Via Postimees comes news of a project devised by Poland and Sweden to create a loose affiliation between the EU and five nearby states: Ukraine, Moldova, Georgia, Armenia and Azerbaijan. The Eastern Partnership would involve visa-free travel, free trade, and the very voluminous umbrella term of "strategic partnerships".
Brilliant. This is the first truly plausible and useful act of EU foreign policy that I've seen. Edward Lucas ought to be extatic: weary of Russian and Iranian sabre-rattling and back-room negotiations over contested membership plans, the EU begins to play sphere-of-influence games unashamedly. The EP has already received support from Britain, Germany and the Netherlands; France is expected to play along in return for approval for its own similar project in the Mediterranean and North Africa. That will also bring support from Spain and Italy.
The beauty of the EP and MU projects is that they return to the core values and competence of the European Union: economical rather than political; practical. They offer the affiliate countries the benefits of the rich, powerful, clever, established force that is Europe, without the restrictions of membership - and often those simply cannot be implemented in adjoining states even with the best of goodwill - and without the finality of taking sides, either against Russia or against the extreme bits of the Middle East. Poland, the dreadnought of New Europe, is expected to take the lead in incorporating the leftover bits of the socialist bloc in Eastern Europe and the North Caucasus, while France has taken it upon itself to spearhead the EU's expansion of influence into near Arab territories, where it has a presence and a history. (While its colonial past might bother some in North Africa, France has been the neutral party in Middle Eastern affairs since the middle of the 20th century.)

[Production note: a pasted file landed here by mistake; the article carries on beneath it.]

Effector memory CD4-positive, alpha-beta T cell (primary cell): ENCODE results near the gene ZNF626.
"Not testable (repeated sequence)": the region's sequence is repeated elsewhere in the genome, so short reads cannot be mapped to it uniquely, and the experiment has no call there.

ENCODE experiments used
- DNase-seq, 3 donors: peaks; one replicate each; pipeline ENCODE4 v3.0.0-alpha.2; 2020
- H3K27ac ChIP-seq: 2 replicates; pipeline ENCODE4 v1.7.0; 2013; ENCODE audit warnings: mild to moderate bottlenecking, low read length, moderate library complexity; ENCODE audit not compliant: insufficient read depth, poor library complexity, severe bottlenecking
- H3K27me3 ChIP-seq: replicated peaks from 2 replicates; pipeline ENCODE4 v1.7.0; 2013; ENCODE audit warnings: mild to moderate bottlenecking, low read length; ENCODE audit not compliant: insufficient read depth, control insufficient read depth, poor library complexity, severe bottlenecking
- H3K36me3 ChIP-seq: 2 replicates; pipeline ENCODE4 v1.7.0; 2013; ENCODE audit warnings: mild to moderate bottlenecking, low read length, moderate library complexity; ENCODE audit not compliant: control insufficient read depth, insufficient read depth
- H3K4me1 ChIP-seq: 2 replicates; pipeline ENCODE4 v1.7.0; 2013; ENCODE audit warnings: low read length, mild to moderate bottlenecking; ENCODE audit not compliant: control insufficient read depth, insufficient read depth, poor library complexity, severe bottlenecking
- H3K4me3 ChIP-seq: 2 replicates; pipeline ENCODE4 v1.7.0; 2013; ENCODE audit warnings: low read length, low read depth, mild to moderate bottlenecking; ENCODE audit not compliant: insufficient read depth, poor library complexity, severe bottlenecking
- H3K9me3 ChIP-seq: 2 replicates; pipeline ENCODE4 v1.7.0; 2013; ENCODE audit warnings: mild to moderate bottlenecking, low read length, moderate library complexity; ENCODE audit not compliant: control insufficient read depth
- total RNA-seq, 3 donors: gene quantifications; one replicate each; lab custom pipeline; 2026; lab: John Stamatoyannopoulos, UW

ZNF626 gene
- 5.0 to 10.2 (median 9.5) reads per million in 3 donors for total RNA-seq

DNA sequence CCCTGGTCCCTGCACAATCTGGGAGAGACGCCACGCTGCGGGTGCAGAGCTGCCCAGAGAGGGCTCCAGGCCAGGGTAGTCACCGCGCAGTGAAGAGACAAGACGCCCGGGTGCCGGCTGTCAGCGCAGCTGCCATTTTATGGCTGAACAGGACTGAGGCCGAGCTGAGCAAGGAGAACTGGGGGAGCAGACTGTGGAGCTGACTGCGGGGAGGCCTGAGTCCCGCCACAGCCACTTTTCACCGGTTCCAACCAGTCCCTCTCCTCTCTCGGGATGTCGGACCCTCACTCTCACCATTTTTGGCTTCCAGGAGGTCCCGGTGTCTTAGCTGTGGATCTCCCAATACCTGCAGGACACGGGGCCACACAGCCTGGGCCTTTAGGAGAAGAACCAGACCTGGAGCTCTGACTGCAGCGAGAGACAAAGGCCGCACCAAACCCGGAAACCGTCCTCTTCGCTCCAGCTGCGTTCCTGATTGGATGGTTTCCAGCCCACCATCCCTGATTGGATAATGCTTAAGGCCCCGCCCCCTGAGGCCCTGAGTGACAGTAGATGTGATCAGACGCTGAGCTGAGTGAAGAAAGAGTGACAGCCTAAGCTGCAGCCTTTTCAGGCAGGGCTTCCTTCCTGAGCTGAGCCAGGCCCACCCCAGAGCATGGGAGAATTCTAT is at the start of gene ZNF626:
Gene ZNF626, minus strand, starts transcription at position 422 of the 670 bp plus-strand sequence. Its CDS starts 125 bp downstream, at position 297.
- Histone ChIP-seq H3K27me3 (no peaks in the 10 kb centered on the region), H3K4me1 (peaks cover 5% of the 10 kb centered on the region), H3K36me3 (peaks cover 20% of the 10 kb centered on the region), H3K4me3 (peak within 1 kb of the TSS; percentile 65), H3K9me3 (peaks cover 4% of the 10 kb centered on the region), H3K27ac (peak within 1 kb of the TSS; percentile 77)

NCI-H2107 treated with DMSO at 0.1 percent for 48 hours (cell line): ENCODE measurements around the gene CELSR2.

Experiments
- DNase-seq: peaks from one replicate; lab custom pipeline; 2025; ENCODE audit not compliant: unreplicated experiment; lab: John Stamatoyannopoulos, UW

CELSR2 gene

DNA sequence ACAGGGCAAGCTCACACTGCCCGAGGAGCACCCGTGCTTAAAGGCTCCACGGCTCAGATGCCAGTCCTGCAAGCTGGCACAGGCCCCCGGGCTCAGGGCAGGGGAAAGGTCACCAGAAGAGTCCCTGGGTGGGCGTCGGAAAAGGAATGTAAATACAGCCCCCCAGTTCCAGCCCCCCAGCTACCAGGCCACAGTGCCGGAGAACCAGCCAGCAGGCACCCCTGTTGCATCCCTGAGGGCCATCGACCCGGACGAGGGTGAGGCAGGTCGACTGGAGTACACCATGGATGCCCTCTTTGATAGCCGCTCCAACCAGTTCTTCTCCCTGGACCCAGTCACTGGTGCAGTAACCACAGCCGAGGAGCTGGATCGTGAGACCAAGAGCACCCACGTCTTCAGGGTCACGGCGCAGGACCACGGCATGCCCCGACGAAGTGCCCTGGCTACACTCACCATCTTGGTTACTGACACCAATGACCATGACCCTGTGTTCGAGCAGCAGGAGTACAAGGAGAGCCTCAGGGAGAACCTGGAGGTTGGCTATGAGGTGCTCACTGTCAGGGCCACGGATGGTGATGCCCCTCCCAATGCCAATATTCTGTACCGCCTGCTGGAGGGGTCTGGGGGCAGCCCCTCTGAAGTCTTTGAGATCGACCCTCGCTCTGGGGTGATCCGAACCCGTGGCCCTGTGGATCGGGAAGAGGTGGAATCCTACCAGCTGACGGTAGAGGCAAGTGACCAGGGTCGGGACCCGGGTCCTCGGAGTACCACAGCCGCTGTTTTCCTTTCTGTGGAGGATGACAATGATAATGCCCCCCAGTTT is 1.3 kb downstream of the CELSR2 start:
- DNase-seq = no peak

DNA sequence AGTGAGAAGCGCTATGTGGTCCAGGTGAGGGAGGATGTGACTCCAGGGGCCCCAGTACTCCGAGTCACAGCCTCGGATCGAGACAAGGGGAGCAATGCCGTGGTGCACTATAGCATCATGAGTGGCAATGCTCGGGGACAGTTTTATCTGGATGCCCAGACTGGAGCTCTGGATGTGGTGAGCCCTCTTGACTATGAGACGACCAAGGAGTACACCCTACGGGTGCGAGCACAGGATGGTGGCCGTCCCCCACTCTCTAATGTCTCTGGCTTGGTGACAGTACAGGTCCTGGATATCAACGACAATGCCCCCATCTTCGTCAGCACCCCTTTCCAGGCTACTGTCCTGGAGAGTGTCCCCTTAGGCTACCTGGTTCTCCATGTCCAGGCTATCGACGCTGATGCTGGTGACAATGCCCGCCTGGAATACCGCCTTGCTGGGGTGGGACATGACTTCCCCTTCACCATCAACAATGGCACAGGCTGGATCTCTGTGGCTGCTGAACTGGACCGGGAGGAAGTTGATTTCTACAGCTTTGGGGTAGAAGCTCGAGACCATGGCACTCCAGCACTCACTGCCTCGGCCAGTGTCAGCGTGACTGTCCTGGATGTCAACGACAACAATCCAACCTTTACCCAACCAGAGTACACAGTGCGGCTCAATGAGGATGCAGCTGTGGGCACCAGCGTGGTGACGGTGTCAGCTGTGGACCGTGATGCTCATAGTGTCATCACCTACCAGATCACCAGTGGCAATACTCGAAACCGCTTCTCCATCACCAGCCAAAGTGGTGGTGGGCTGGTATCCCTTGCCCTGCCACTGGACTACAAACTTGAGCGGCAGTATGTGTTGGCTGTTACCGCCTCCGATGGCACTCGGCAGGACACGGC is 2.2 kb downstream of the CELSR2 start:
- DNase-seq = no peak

The EP/MU initiative allows Europe to pursue its interests on the south-eastern bearing without getting bogged down in the quagmire of politics and offense; it will be playing against the other major entities in the region on its strengths. There is a lot for Eurocrats to get wrong here, but if they succeed, it will assert the EU not only as a common force, but undeniably as a new world superpower.